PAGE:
(Image Source: Lemons)
The alarm blares at 5:30 A.M. I turn it off and pull up the blinds next to my bed, only to reveal the still darkness from the night. After a heavy sigh and multiple minutes of staring at the ceiling in empty thought, I get off my bed and begin my morning by checking the arrival times of the D-train to my subway station. 6:32 A.M., 6:45 A.M., 6:58 A.M. The commute is about 30 minutes, school starts at 8 A.M, it takes about 15 minutes to check in to school and get all of my stuff from my locker, and it’s a combined seven-minute walk from my home to the station and from the station to school. Ok, I should probably get on the 6:45 train.
The subway is one of, if not, the most popular forms of transportation in New York. However, while it is widely used, it is not properly maintained. Descending the steps is like entering some type of underworld, with the air quality significantly declining along with the sanitation as well. Rats are frequently observed crawling across the train tracks, running into hiding as the squealing subway train arrives. The nauseating smell of urine wafts through the air, which is especially sickening during the warmer spring and summer months. And yet, a large crowd still assembles to wait for their royal escort.
The subway transit system is inescapable in New York, regardless of whether an individual possesses a personal means of transportation like cars, bicycles, etc. Sometimes, it is just more convenient to travel by train to avoid the misery of finding parking in the crowded city streets. So while the early school start times were intended to conveniently align the schedules of parents, over 310,000 students find themselves endeavoring to catch a train in the early hours of the morning.
After arriving at the subway station, a distance that could vary between a ten- or twenty-minute walk for some, teens struggle to navigate their way through the rush-hour crowds on the platform simply to find a spot to stand comfortably. Some overhead platforms —platforms above ground—also pose the challenge of the cold during the winter and fall months, with the crisp but icy morning winds piercing through thick winter jackets. Then, on the other hand, the humidity of the spring and summer months bring with it the suffocating hot air that only worsens with every additional body joining the crowd in the underground platforms.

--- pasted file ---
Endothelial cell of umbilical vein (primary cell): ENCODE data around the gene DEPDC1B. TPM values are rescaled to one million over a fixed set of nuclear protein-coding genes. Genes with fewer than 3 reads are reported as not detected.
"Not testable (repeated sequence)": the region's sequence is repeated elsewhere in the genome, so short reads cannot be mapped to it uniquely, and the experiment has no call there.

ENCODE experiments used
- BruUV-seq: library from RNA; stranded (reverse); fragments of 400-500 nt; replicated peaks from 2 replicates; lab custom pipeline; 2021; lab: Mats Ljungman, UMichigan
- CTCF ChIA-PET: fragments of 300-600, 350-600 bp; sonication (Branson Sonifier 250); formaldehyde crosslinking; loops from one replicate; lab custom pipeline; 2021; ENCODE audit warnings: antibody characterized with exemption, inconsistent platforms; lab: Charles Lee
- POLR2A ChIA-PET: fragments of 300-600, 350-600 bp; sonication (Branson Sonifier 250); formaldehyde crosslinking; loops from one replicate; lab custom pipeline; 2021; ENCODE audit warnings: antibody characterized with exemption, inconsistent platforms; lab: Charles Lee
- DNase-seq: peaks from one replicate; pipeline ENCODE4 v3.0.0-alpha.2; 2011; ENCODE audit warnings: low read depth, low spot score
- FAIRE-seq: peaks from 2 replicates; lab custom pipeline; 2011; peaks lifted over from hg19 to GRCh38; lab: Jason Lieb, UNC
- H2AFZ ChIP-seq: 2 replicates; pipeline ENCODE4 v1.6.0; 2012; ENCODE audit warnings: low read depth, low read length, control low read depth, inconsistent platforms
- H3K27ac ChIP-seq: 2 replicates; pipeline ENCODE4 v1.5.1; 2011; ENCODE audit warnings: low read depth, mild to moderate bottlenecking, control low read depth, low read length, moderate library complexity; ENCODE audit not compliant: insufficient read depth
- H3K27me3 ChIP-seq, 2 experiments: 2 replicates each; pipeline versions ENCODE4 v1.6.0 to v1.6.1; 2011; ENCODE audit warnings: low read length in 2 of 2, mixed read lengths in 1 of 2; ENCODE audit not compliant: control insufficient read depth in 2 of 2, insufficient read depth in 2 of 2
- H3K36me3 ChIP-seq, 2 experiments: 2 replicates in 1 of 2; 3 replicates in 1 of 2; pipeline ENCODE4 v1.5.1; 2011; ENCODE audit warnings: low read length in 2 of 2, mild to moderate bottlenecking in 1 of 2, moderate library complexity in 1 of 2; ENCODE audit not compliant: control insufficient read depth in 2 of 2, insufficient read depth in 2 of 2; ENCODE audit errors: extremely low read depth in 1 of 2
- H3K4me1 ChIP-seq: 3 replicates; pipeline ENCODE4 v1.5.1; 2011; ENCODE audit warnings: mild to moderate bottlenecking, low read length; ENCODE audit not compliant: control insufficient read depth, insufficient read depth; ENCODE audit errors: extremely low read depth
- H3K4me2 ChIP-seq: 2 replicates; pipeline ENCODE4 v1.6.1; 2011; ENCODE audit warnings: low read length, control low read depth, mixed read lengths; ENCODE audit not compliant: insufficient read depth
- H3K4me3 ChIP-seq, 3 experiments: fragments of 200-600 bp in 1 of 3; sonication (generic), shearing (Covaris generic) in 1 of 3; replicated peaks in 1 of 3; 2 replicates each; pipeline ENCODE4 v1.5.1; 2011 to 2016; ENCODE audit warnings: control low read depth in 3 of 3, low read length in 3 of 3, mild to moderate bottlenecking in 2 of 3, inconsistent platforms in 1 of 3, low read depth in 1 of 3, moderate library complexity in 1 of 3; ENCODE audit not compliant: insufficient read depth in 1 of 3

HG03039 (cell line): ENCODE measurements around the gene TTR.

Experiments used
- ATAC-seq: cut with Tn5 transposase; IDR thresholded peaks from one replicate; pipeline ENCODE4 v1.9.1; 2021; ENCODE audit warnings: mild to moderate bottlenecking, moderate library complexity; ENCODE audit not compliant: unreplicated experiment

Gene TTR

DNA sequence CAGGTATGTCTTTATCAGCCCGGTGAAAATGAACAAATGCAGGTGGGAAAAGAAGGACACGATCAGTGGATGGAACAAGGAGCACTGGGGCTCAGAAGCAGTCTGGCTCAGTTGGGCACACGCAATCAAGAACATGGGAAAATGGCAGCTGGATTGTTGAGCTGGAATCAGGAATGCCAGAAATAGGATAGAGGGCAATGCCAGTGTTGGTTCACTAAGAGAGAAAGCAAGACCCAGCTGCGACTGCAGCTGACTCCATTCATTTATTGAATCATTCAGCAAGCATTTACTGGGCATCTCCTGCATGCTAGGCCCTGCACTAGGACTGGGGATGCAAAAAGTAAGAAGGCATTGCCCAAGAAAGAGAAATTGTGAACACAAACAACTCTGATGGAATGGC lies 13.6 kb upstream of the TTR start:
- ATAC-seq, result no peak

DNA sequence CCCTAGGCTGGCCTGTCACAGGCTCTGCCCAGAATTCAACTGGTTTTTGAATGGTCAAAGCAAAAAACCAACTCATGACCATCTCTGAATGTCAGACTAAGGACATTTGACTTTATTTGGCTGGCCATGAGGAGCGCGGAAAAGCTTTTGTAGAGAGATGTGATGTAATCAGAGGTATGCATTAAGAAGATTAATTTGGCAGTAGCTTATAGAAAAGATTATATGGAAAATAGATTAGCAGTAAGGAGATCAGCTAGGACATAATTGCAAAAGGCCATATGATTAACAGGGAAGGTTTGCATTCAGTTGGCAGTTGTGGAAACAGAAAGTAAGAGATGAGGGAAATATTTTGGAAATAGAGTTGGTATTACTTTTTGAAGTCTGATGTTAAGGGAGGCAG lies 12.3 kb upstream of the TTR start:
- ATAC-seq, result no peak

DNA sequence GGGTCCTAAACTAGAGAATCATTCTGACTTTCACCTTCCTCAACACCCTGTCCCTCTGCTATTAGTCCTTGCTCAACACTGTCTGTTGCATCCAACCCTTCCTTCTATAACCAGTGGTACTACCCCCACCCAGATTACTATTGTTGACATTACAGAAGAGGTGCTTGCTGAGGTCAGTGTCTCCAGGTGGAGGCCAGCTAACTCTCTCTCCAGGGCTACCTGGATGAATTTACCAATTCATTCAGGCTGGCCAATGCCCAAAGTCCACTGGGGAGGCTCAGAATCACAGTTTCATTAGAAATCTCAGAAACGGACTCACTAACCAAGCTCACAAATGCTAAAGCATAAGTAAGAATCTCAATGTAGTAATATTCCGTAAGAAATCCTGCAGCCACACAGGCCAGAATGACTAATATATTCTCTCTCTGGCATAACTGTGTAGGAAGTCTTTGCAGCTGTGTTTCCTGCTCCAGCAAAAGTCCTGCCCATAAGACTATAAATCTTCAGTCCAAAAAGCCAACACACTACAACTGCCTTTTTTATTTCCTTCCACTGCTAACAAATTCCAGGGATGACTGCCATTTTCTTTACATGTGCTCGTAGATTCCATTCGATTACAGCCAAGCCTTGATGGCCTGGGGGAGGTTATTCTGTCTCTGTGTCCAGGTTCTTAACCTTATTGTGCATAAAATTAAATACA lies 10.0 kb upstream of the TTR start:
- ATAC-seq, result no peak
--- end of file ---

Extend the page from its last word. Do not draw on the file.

Missing the train is evident, and can set students back any amount of time between five to twenty minutes. The perfectly aligned schedule that accounted for the average 32-minute commute is then entirely derailed. This issue is only heightened with students who live farther from their schools than their classmates. In a 2011-2012 census, over 1 in 5 high school students found themselves on a train ride of at least 45-minutes.
All of these obstacles to overcome at 6:45 in the morning.
Students have been protesting earlier school start times for years, and while some schools have adjusted their start times to later ones, most haven’t. Indeed, all students have to account for the commute time from their home to school, but New York students face the additional obstacle of the New York subway, an entirely arbitrary force that can sometimes change the course of their entire morning.
Should one extend the protest to account for the incredibly time-consuming schlep that is a subway commute, the cause suddenly becomes remarkably more compelling. It would create empathy, at least in the City, for the young teens who must endure the same pains as working adults. Perhaps then will the NYC DOE truly and finally consider delaying school start times so that, maybe then, I could at least catch the 7 A.M. train.